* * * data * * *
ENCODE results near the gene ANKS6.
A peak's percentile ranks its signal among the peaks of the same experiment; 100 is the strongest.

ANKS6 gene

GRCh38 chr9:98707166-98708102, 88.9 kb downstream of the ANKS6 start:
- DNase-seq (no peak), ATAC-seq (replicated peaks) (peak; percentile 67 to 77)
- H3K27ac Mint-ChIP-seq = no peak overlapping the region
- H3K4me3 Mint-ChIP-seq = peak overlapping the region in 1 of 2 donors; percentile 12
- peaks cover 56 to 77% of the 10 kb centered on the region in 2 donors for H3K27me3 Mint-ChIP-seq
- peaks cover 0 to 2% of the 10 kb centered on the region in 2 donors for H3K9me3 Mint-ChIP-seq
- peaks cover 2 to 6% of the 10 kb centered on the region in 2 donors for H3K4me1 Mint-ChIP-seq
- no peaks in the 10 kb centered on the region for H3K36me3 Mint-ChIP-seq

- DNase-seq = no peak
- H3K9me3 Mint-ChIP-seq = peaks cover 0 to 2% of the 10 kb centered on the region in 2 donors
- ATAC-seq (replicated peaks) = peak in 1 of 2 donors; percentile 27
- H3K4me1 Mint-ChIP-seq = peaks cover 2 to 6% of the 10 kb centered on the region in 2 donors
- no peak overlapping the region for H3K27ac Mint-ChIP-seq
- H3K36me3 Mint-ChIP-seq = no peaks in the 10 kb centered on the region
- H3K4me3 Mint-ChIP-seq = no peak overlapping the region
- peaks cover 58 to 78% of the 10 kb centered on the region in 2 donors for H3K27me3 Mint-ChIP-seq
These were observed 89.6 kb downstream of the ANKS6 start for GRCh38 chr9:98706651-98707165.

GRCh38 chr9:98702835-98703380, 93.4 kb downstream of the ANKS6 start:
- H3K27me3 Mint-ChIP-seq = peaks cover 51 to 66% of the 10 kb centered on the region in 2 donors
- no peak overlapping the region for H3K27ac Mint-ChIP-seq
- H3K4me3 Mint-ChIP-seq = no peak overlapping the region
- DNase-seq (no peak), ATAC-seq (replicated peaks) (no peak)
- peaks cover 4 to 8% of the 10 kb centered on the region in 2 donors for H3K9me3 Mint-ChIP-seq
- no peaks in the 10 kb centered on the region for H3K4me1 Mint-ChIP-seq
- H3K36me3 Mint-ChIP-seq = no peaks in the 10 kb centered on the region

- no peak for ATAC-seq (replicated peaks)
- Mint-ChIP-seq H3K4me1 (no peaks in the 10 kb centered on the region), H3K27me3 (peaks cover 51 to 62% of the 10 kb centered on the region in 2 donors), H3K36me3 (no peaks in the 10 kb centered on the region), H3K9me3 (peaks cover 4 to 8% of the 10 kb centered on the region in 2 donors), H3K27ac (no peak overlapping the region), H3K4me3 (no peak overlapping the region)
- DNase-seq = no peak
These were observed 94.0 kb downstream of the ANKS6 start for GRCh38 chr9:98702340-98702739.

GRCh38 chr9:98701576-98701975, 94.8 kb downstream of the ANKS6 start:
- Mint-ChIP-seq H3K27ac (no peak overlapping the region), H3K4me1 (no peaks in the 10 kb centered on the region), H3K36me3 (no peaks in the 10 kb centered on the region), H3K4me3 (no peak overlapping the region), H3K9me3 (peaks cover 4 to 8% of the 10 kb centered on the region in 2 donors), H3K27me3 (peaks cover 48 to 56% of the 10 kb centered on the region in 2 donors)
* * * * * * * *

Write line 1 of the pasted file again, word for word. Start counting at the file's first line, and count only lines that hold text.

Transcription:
ENCODE results near the gene ANKS6.